"Inglis breaks down the purpose - the actual purpose - of modem schooling into six basic functions, any one of which is enough to curl the hair of those innocent enough to believe the three traditional goals listed earlier:
1) The adjustive or adaptive function. Schools are to establish fixed habits of reaction to authority. This, of course, precludes critical judgment completely. It also pretty much destroys the idea that useful or interesting material should be taught, because you can't test for reflexive obedience until you know whether you can make kids learn, and do, foolish and boring things.
2) The integrating function. This might well be called "the conformity function," because its intention is to make children as alike as possible. People who conform are predictable, and this is of great use to those who wish to harness and manipulate a large labor force.
3) The diagnostic and directive function. School is meant to determine each student's proper social role. This is done by logging evidence mathematically and anecdotally on cumulative records. As in "your permanent record." Yes, you do have one.
4) The differentiating function. Once their social role has been "diagnosed," children are to be sorted by role and trained only so far as their destination in the social machine merits - and not one step further. So much for making kids their personal best.
5) The selective function. This refers not to human choice at all but to Darwin's theory of natural selection as applied to what he called "the favored races." In short, the idea is to help things along by consciously attempting to improve the breeding stock. Schools are meant to tag the unfit - with poor grades, remedial placement, and other punishments - clearly enough that their peers will accept them as inferior and effectively bar them from the reproductive sweepstakes. That's what all those little humiliations from first grade onward were intended to do: wash the dirt down the drain.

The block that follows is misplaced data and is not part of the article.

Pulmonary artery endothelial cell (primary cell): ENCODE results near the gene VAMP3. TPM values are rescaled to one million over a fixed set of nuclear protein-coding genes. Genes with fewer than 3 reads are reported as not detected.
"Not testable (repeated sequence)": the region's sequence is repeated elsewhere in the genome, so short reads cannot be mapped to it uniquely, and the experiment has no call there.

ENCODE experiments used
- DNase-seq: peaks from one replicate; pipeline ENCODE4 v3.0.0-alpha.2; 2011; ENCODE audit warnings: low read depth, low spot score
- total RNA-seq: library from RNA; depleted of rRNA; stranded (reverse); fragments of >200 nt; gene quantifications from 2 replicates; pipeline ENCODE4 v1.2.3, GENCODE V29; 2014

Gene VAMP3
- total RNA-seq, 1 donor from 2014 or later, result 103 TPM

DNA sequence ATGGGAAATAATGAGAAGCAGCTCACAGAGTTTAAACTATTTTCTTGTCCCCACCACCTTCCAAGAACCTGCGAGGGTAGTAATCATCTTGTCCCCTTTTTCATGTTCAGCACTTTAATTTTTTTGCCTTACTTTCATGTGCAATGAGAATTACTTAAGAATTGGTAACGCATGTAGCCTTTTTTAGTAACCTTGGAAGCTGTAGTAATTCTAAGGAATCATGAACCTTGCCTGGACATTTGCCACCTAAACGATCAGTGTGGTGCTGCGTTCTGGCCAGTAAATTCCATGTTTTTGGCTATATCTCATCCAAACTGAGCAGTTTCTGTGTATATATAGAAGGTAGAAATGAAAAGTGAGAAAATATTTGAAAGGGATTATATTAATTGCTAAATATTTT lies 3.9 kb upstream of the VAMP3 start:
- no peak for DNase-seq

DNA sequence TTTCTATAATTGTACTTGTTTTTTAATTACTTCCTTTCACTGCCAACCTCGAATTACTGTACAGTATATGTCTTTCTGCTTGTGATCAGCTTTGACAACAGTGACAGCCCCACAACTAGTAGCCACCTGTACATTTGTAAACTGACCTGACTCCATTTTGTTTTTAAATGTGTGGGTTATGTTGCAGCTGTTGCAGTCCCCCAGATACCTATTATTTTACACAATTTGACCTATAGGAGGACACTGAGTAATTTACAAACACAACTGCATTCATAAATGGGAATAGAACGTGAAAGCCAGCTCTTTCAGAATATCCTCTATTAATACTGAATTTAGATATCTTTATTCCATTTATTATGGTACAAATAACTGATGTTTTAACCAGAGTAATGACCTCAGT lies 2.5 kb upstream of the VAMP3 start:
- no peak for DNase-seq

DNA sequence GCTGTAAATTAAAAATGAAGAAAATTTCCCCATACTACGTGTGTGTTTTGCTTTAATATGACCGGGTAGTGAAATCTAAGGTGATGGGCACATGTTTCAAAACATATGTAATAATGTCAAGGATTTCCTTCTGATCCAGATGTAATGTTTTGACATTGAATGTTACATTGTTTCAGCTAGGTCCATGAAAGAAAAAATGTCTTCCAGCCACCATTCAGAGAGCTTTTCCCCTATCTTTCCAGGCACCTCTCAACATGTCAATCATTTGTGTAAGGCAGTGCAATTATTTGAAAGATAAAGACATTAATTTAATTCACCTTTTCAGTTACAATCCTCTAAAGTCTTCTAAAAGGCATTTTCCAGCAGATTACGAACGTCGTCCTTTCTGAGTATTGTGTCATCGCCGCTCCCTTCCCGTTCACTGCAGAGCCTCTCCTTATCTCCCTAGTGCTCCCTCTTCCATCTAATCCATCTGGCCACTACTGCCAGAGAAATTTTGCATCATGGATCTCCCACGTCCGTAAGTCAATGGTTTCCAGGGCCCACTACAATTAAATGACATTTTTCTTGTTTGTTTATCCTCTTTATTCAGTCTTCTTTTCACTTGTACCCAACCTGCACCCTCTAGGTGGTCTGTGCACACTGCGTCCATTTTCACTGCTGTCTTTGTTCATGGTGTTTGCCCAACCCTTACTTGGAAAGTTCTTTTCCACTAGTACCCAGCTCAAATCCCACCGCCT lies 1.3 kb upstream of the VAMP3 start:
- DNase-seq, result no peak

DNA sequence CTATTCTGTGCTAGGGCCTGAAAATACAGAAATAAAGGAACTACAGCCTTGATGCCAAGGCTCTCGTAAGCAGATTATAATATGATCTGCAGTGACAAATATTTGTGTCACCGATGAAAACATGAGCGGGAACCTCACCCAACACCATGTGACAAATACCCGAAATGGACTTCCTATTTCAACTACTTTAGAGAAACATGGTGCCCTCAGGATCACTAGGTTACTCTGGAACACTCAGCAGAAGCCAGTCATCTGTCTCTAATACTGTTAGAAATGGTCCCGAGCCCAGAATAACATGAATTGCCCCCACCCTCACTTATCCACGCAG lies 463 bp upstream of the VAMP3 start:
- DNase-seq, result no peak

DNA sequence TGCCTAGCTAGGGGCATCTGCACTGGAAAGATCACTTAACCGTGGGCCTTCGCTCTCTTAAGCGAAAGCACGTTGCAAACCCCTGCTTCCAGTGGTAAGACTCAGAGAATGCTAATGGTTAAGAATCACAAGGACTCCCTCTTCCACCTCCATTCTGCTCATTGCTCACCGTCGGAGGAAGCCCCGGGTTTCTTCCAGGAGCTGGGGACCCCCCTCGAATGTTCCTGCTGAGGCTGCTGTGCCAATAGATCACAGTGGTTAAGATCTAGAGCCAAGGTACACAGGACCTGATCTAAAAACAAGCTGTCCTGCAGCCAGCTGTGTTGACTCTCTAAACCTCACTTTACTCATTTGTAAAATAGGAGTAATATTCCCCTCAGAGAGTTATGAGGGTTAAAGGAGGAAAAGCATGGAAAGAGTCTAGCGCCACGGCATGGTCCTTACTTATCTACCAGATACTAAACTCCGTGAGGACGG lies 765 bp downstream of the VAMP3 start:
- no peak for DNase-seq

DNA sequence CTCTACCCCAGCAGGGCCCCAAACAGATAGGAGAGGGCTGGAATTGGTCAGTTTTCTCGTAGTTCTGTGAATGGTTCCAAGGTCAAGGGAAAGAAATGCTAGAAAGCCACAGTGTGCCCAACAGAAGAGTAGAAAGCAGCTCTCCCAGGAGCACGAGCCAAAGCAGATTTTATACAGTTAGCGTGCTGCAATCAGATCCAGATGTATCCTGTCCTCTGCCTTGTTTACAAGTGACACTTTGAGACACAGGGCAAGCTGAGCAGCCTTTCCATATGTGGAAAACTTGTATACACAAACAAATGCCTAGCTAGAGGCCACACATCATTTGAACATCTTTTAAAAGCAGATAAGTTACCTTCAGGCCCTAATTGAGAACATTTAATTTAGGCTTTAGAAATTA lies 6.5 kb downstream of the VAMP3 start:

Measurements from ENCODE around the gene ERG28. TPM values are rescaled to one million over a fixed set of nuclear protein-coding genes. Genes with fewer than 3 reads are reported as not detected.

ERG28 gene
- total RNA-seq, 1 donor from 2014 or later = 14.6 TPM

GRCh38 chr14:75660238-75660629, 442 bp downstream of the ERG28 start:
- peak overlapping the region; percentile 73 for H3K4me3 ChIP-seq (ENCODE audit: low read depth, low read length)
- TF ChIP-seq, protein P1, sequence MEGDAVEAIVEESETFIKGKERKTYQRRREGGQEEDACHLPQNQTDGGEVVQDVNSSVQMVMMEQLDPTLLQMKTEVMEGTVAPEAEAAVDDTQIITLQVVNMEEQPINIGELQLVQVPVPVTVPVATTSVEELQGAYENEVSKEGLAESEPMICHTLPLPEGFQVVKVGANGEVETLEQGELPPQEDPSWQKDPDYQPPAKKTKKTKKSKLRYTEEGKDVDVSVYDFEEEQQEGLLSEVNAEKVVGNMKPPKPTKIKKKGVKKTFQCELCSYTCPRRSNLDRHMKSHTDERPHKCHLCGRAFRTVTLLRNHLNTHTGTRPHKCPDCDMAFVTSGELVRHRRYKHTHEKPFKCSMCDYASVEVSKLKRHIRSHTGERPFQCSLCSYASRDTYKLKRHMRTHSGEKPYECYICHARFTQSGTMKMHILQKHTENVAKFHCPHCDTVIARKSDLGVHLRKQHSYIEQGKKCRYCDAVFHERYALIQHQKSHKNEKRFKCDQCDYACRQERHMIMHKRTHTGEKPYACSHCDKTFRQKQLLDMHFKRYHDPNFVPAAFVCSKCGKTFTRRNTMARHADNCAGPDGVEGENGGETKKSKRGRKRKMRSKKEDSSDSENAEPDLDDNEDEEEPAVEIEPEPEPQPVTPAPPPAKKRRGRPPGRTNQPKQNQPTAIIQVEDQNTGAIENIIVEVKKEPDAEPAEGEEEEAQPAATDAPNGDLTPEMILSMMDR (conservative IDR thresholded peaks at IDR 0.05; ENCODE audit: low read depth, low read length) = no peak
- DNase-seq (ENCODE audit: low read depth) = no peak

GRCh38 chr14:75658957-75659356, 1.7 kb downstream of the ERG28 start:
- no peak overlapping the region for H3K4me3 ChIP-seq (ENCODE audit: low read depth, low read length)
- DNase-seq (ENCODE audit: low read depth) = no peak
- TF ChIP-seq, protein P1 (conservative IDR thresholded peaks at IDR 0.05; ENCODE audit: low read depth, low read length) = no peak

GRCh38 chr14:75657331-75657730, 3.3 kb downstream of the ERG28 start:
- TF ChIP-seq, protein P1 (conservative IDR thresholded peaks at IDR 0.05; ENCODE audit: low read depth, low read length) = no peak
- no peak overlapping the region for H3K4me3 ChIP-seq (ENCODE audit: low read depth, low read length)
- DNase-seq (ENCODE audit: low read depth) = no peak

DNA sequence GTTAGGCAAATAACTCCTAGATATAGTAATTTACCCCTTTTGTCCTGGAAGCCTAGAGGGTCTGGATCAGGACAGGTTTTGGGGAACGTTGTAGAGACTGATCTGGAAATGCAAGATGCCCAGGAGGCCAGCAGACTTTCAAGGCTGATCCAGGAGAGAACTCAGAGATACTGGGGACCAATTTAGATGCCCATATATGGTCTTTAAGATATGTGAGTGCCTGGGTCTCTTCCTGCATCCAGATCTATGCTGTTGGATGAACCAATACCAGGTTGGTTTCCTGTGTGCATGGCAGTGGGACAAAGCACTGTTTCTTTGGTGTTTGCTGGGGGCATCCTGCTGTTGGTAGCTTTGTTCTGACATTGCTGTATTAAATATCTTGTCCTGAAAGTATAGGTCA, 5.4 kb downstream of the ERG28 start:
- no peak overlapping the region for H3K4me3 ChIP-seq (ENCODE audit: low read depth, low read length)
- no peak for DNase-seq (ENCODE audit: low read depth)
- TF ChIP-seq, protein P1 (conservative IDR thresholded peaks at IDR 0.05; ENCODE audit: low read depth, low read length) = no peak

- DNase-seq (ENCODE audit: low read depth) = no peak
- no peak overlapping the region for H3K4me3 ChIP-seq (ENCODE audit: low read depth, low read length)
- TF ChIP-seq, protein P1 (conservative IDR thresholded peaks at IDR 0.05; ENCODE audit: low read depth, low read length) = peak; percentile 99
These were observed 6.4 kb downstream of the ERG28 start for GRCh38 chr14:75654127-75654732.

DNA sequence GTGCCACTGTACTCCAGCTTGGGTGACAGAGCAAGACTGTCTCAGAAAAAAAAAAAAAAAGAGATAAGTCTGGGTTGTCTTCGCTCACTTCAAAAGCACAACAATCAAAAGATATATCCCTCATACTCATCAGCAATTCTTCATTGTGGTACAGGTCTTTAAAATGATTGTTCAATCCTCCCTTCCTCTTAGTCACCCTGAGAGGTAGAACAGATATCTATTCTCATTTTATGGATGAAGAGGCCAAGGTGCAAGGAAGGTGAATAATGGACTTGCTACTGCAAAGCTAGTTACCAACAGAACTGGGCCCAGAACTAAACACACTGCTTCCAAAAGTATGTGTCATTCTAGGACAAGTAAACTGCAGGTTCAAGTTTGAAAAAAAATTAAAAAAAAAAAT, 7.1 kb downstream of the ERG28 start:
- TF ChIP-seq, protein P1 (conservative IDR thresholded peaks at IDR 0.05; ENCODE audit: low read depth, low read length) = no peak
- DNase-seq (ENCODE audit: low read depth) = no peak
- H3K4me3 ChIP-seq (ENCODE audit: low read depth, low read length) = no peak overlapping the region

6) The propaedeutic function. The societal system implied by these rules will require an elite group of caretakers. To that end, a small fraction of the kids will quietly be taught how to manage this continuing project, how to watch over and control a population deliberately dumbed down and declawed in order that government might proceed unchallenged and corporations might never want for obedient labor."
Elimination of meaningful education, elimination of the means to get one, and remove the books and other human communications that could enable one to get an education on one's own. Demonize the mere idea of being educated, and the people themselves will do the rest. The fat cats can sit back and lett the money roll in, while the endless supply of coolies keep coming down the pipeline.

And so it goes, as Vonnegut used to say.

Thursday, December 30, 2004

A Little Perspective

So I'm piecing together what happened while I was away, and here is how it looks like it went down:

1.) Sunday, Dec. 26, an earthquake with a magnitude of 9.0--the biggest in 4 decades--hits SE Asia and sets off a tsunami of incredible devastation.

2.) The first offer from the US was 15 million, with Colin Powell on the case, and USAID Director Ed Fox promising, oh, at least another $10m:
"Powell said $100,000 had already been given to each of India, Indonesia, Sri Lanka and the Maldives, and the United States was in talks to contribute $4 million to the International Red Cross.
"It's anticipated that we'll add -- at least immediately -- another probably $10 million for a total of about $15 million in our initial response to this tragedy," Fox said. "
3.) Now it's up to 35 million with a vague promise of more in the future.

4.) Bush, eager to make excuses for the appearance of cheapness, and undeterred by the prospect of flaunting the extent of his ignorance, pipes up with this: